It must have been heartbreaking for the Apaches, who'd traveled routes that crisscrossed this land from the Chiricahuas to the Caballos for centuries, to encounter "civilized men" who stitched this land up in a barbed-wire quilt. Straight lines made by men with guns who said, "This land is OURS, not YOURS!" The great oval world of the Apache, where horizons always receded and centers were everywhere, was all cut up. Superstitious, the Apache were horrified Ussen was so disrespected. They retaliated with terror and murder.


As arid as the Floridas are, they became a glorious botanical laboratory this year, after last winter's rain and snow seasons. One day in February, as my wife and I drove to Palomas, we saw hundreds of Mexican poppies had burst out in patches along the western flank of the Floridas. By mid-March, I hiked the Floridas once a week, all day, among a spreading profusion of gold, yellow, orange, blue, purple wildflowers! And ocotillo, banana yucca, soaptillo yucca, cacti! Thousands of flowers!

The Floridas in bloom.

I've been surprised by how many locals don't even know about the Floridas. Hard to miss, they're the jagged skyline two miles off New Mexico Hwy. 11 as you drive south from Deming, to Palomas and the border. I'd read about them, but was fascinated by them the from the first time I saw them.

I wasn't keen on hiking the Gila in the winter. I'd come to New Mexico from the Midwest to avoid those hard Ohio-Indiana winters. It was either hike in the cold Mogollons or go south. In November 2002, I hiked the first time in the Floridas. The coldest day there was like spring in Ohio.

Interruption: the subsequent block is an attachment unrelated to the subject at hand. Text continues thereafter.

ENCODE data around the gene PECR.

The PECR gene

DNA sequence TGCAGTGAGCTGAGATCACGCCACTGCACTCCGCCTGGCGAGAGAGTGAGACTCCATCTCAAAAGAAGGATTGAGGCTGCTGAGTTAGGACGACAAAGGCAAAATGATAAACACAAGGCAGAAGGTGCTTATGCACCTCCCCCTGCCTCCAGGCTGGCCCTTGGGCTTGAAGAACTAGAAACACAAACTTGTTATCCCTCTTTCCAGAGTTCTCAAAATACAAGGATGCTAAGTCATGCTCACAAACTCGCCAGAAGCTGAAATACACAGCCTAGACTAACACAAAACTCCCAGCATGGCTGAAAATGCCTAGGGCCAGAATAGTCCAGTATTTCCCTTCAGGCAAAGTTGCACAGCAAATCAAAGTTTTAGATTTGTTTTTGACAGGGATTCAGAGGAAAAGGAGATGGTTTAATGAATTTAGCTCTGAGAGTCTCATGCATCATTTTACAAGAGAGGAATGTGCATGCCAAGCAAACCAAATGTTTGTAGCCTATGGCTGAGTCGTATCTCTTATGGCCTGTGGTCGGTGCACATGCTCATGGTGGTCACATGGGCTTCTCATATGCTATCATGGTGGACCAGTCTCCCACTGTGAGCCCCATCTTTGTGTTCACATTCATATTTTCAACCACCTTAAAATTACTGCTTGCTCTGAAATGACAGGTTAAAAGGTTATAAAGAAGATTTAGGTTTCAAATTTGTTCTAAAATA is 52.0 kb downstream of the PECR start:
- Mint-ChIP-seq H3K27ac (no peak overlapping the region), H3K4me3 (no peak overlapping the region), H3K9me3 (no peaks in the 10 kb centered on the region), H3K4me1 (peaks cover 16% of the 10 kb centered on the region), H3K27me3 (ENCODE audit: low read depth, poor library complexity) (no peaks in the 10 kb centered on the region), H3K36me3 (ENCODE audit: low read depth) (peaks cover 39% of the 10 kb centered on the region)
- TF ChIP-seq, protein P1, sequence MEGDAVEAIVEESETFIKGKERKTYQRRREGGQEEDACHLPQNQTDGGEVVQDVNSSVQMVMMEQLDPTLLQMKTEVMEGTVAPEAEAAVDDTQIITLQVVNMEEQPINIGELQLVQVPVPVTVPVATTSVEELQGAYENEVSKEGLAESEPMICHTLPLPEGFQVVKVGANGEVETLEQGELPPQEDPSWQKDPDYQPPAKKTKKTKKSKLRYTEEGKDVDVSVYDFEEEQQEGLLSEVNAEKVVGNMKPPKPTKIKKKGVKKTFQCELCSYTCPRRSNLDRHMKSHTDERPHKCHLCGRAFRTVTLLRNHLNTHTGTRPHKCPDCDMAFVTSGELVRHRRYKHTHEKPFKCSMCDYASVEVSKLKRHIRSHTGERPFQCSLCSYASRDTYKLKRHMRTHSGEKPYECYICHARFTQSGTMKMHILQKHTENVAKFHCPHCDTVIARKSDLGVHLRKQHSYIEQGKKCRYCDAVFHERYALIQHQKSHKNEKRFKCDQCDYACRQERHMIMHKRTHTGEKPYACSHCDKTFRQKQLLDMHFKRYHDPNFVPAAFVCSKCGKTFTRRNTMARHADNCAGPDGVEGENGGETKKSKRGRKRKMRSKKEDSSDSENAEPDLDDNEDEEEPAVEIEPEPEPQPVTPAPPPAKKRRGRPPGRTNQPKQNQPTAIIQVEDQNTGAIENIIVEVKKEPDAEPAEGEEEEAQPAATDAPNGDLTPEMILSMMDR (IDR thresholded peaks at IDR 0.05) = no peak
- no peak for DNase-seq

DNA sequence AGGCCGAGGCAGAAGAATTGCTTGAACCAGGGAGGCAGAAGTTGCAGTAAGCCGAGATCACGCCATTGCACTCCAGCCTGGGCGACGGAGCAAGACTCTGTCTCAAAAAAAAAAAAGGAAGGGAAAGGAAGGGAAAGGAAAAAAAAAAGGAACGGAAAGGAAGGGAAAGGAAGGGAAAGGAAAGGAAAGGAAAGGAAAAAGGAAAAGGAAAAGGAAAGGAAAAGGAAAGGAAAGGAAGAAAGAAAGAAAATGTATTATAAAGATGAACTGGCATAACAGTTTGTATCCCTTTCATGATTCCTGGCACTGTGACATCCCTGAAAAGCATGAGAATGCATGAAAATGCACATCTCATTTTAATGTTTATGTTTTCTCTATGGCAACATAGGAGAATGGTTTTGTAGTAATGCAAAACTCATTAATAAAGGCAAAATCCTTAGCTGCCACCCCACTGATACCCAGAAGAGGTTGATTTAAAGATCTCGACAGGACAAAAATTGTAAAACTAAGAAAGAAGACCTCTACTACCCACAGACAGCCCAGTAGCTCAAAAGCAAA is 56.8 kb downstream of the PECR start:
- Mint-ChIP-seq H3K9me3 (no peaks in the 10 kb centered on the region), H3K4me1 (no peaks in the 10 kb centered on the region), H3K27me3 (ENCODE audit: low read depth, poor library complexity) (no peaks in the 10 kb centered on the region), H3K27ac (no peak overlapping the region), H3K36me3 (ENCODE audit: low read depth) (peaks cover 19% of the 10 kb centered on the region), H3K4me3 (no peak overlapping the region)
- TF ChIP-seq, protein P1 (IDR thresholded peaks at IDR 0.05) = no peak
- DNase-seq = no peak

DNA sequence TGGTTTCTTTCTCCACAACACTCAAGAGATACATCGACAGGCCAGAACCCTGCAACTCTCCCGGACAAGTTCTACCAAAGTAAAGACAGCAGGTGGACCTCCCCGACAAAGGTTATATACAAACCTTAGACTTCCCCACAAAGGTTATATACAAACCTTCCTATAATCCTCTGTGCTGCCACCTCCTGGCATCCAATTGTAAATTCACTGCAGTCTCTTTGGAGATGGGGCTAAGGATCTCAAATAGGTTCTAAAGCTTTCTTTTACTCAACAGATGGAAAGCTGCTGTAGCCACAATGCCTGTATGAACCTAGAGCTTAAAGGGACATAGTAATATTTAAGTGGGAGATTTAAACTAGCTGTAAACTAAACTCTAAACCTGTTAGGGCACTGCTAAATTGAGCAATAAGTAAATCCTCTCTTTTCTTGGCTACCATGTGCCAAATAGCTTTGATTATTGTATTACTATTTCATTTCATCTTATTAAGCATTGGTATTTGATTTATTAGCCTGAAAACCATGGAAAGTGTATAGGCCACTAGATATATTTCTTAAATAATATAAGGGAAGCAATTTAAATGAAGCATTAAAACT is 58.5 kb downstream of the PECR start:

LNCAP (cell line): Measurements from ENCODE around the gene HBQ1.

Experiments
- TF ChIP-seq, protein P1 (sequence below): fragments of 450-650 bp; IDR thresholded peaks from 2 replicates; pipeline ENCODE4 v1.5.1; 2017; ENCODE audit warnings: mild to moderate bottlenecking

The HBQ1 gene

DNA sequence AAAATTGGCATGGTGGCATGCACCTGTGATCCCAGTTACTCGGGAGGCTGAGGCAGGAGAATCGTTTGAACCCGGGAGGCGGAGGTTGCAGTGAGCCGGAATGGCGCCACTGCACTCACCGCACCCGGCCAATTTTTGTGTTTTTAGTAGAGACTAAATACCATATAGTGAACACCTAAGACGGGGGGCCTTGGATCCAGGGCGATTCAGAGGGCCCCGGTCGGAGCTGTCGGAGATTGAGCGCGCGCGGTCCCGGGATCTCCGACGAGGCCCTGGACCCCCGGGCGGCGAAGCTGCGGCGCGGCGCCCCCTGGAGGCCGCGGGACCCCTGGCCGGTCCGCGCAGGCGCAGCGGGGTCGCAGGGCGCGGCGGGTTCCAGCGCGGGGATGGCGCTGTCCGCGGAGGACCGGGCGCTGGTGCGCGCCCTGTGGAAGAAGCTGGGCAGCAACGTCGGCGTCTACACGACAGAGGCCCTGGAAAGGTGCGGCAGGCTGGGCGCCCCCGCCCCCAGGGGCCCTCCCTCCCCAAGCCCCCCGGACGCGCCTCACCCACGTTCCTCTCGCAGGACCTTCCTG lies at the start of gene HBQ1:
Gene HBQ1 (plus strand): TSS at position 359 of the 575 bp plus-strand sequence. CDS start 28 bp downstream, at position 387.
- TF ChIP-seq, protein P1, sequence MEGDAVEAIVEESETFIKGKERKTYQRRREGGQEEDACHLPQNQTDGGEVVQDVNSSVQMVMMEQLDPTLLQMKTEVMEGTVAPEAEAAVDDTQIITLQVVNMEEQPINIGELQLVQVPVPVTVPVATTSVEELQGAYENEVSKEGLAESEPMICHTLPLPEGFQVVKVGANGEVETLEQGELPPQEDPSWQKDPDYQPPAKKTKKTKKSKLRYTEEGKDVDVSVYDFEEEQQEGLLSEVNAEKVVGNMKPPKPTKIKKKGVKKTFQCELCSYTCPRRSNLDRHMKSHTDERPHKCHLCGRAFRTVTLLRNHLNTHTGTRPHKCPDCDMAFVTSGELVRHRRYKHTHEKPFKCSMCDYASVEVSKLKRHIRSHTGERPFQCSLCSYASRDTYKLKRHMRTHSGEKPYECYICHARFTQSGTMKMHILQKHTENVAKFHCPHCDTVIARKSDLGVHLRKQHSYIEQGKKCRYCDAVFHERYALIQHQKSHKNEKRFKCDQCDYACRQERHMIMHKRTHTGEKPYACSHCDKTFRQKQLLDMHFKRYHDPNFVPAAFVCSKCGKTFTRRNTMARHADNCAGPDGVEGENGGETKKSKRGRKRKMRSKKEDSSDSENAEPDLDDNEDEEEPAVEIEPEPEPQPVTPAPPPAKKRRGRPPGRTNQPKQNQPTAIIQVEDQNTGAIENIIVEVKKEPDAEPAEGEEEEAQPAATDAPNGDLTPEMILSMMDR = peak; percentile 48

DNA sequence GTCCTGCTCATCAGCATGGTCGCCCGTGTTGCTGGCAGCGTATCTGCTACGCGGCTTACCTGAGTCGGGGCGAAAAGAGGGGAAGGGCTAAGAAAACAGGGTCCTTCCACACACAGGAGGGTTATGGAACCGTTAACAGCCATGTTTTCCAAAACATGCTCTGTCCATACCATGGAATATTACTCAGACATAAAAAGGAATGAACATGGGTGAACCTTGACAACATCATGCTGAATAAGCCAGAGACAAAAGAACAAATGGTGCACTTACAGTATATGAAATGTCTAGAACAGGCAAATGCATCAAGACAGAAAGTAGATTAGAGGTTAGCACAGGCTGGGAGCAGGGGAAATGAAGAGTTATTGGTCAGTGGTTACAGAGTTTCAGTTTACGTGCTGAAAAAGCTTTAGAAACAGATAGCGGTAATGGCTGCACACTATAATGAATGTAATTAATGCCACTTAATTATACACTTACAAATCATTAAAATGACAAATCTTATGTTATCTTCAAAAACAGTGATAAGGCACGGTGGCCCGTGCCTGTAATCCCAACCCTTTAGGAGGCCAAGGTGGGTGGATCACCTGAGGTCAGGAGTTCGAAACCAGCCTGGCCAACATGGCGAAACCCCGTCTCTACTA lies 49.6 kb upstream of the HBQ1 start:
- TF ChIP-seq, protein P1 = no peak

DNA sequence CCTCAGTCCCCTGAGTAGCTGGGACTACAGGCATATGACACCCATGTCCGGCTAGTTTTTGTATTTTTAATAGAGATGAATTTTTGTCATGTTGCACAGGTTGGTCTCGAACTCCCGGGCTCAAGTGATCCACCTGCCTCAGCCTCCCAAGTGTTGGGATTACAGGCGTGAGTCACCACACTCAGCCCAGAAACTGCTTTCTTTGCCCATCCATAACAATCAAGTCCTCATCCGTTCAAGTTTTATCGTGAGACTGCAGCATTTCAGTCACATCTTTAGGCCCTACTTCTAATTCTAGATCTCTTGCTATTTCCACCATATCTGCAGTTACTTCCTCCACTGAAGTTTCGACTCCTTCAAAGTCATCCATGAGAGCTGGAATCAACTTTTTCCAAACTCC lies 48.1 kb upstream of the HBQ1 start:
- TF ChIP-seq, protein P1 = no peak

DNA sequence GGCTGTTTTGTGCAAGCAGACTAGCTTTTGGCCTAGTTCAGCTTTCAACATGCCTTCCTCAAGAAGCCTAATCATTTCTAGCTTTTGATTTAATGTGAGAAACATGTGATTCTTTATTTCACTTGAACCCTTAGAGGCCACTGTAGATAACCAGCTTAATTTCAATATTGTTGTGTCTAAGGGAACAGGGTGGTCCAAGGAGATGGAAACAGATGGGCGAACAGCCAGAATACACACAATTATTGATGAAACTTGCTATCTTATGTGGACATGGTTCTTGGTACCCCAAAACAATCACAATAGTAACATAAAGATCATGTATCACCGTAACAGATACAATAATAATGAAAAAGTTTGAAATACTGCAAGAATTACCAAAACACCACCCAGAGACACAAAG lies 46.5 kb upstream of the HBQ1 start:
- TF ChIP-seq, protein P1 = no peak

Headed south out of Deming, you'll first see a small group of rocky hills I call the "Baby Floridas." Then come the "Little Floridas" and then the [Big] Floridas, all on 7.5-foot topographic maps.

My first hike took me to Spring Canyon. Leaving Deming, I watched for a brown State Park sign that pointed east, towards Rockhound State Park. I wasn't interested in rock hunting: I'd looked at my DeLorme Gazetteer and saw that "Spring Canyon" shot off to the south of the intersection for Rockhound Park and into the "Big Floridas." I followed signs until the pavement ran out, then found a very old BLM trail and hiked to the top of a saddle between Spring Canyon and Lover's Leap. It's easy to see why someone gave those rocks that name. Sheer cliffs, 400 feet high, it was a place to jump if you were a desperate, spurned lover.

A salient feature of hiking the Floridas Apacheria is that trails there, if at all, are primitive. The BLM has less money for trail creation than the Forest Service does, so whatever trails exist were probably animal traces first. Then came the Mogollon or Saladan, then the Apache. Then us. Trails cut for the last 10,000 years: Where there's water, animals and humans follow. So, yes, Spring Canyon does have water.